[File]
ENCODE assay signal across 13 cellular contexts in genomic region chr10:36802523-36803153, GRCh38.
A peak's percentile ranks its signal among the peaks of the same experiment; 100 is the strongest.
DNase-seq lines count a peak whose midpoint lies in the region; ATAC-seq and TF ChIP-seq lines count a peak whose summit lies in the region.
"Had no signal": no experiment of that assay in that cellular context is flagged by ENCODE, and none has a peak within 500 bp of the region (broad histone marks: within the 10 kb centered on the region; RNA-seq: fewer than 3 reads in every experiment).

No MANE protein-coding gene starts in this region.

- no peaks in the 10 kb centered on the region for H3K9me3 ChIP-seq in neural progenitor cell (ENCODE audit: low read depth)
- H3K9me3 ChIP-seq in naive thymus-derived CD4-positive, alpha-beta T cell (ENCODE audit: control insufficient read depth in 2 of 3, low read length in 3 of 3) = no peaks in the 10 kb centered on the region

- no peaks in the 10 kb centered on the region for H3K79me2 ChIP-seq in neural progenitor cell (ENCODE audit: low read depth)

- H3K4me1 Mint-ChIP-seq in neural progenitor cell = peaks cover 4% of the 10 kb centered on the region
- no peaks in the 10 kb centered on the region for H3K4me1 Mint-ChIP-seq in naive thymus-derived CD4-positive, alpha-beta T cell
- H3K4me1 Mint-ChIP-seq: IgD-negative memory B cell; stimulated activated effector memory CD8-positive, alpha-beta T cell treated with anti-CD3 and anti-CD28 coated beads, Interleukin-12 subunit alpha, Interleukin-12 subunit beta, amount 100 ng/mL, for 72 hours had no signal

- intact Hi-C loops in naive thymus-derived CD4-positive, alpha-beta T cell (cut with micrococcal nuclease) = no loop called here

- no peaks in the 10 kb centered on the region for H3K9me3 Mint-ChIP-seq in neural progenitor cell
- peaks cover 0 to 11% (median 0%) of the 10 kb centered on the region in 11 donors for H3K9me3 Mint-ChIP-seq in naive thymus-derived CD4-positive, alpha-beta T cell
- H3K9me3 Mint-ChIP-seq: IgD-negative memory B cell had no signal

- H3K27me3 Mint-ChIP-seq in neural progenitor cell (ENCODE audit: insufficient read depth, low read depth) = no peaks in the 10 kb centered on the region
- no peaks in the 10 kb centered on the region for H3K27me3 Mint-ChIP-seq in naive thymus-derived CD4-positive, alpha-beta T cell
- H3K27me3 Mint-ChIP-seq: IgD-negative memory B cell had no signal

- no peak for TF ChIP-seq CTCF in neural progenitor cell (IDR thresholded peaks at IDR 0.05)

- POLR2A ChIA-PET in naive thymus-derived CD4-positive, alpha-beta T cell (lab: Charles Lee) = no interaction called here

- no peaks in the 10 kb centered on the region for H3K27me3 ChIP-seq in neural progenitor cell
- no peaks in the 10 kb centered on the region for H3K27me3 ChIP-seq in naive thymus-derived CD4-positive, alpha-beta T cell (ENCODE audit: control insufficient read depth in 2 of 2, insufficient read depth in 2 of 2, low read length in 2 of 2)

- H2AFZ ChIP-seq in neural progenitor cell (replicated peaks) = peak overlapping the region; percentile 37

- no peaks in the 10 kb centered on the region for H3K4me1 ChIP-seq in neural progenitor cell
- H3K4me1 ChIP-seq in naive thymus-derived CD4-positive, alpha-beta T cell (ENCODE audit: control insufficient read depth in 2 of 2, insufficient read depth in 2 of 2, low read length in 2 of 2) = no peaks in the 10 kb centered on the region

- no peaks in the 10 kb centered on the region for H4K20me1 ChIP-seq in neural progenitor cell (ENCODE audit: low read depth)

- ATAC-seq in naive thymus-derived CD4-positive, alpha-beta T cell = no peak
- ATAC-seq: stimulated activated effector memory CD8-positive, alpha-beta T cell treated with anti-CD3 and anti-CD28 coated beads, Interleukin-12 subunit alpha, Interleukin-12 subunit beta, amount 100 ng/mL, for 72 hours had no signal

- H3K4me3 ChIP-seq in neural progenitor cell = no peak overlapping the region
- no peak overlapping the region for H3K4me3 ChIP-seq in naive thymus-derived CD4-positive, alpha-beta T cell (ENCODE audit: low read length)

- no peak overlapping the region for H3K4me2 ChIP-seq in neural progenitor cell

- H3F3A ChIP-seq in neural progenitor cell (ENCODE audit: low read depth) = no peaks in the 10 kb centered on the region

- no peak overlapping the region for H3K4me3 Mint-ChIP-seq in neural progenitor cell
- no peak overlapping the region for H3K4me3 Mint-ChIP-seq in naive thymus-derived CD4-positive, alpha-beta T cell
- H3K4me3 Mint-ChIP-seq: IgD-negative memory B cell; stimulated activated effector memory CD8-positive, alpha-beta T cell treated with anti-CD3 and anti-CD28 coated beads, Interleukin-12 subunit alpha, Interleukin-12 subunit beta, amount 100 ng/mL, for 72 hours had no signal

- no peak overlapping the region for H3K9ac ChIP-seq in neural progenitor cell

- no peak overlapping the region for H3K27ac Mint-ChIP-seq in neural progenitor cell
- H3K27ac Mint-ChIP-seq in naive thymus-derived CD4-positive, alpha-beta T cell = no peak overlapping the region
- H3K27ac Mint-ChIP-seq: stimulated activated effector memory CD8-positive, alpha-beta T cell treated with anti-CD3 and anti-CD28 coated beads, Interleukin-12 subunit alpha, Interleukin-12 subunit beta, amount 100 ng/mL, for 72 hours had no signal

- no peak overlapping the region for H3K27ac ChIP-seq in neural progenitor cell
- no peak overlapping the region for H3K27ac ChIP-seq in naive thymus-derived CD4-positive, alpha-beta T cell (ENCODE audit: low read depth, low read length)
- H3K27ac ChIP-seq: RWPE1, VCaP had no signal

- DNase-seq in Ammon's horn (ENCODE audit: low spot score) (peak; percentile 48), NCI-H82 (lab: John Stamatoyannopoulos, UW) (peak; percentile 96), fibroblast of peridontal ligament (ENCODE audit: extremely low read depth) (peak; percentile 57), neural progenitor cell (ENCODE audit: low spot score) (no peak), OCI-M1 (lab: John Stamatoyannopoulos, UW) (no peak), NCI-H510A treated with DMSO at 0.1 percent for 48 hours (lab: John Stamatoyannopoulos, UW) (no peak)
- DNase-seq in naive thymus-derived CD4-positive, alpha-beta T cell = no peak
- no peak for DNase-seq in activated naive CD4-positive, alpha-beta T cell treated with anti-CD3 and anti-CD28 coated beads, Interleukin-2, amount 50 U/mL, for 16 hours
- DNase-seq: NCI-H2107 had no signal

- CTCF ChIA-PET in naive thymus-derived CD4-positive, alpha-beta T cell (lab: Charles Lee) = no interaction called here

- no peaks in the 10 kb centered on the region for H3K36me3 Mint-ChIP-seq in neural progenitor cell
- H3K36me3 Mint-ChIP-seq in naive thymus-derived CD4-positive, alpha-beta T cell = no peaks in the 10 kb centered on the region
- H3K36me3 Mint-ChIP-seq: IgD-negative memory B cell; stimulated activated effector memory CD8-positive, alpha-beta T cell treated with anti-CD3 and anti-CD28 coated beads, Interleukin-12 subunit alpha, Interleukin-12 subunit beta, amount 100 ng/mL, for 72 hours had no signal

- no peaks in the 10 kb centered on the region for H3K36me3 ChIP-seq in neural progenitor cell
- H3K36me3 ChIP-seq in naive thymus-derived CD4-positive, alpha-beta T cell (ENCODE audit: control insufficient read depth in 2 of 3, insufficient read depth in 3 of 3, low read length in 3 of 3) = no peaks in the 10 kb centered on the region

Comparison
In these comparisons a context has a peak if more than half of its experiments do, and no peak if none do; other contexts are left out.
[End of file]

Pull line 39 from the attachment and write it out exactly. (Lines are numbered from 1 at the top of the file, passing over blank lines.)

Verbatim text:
- H3K27ac Mint-ChIP-seq: stimulated activated effector memory CD8-positive, alpha-beta T cell treated with anti-CD3 and anti-CD28 coated beads, Interleukin-12 subunit alpha, Interleukin-12 subunit beta, amount 100 ng/mL, for 72 hours had no signal